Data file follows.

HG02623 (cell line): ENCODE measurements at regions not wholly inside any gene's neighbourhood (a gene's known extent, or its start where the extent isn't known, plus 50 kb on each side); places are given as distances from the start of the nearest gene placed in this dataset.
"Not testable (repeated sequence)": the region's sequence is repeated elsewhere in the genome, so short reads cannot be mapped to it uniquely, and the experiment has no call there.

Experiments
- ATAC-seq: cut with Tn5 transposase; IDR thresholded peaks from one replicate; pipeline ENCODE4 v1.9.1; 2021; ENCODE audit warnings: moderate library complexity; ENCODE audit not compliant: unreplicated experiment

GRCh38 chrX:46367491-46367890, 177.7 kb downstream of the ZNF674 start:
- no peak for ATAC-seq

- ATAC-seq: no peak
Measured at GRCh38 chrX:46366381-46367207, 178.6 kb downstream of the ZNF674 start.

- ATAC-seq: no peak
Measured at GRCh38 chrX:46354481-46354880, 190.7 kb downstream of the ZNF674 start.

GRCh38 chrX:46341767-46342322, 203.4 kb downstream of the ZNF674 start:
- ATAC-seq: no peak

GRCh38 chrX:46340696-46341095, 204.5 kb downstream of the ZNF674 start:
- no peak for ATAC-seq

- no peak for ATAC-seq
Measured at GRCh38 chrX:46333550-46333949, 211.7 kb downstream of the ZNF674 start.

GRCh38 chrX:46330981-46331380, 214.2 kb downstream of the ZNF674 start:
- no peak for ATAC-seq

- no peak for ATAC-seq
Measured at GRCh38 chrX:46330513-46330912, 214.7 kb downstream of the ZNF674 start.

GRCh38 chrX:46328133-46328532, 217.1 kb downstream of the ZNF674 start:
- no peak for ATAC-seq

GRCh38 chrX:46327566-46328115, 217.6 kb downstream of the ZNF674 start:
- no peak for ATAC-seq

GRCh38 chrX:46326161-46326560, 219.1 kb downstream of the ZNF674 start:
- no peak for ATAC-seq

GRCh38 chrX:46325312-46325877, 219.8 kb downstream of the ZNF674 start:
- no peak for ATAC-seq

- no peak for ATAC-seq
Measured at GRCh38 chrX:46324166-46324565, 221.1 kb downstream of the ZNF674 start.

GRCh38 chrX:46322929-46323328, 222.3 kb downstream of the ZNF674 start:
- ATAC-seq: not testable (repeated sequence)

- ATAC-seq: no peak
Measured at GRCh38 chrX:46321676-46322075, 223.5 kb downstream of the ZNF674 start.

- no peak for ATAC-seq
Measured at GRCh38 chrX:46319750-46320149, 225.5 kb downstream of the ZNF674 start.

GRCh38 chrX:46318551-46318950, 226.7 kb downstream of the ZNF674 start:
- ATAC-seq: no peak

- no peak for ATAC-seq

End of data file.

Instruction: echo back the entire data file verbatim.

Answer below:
HG02623 (cell line): ENCODE measurements at regions not wholly inside any gene's neighbourhood (a gene's known extent, or its start where the extent isn't known, plus 50 kb on each side); places are given as distances from the start of the nearest gene placed in this dataset.
"Not testable (repeated sequence)": the region's sequence is repeated elsewhere in the genome, so short reads cannot be mapped to it uniquely, and the experiment has no call there.

Experiments
- ATAC-seq: cut with Tn5 transposase; IDR thresholded peaks from one replicate; pipeline ENCODE4 v1.9.1; 2021; ENCODE audit warnings: moderate library complexity; ENCODE audit not compliant: unreplicated experiment

GRCh38 chrX:46367491-46367890, 177.7 kb downstream of the ZNF674 start:
- no peak for ATAC-seq

- ATAC-seq: no peak
Measured at GRCh38 chrX:46366381-46367207, 178.6 kb downstream of the ZNF674 start.

- ATAC-seq: no peak
Measured at GRCh38 chrX:46354481-46354880, 190.7 kb downstream of the ZNF674 start.

GRCh38 chrX:46341767-46342322, 203.4 kb downstream of the ZNF674 start:
- ATAC-seq: no peak

GRCh38 chrX:46340696-46341095, 204.5 kb downstream of the ZNF674 start:
- no peak for ATAC-seq

- no peak for ATAC-seq
Measured at GRCh38 chrX:46333550-46333949, 211.7 kb downstream of the ZNF674 start.

GRCh38 chrX:46330981-46331380, 214.2 kb downstream of the ZNF674 start:
- no peak for ATAC-seq

- no peak for ATAC-seq
Measured at GRCh38 chrX:46330513-46330912, 214.7 kb downstream of the ZNF674 start.

GRCh38 chrX:46328133-46328532, 217.1 kb downstream of the ZNF674 start:
- no peak for ATAC-seq

GRCh38 chrX:46327566-46328115, 217.6 kb downstream of the ZNF674 start:
- no peak for ATAC-seq

GRCh38 chrX:46326161-46326560, 219.1 kb downstream of the ZNF674 start:
- no peak for ATAC-seq

GRCh38 chrX:46325312-46325877, 219.8 kb downstream of the ZNF674 start:
- no peak for ATAC-seq

- no peak for ATAC-seq
Measured at GRCh38 chrX:46324166-46324565, 221.1 kb downstream of the ZNF674 start.

GRCh38 chrX:46322929-46323328, 222.3 kb downstream of the ZNF674 start:
- ATAC-seq: not testable (repeated sequence)

- ATAC-seq: no peak
Measured at GRCh38 chrX:46321676-46322075, 223.5 kb downstream of the ZNF674 start.

- no peak for ATAC-seq
Measured at GRCh38 chrX:46319750-46320149, 225.5 kb downstream of the ZNF674 start.

GRCh38 chrX:46318551-46318950, 226.7 kb downstream of the ZNF674 start:
- ATAC-seq: no peak

- no peak for ATAC-seq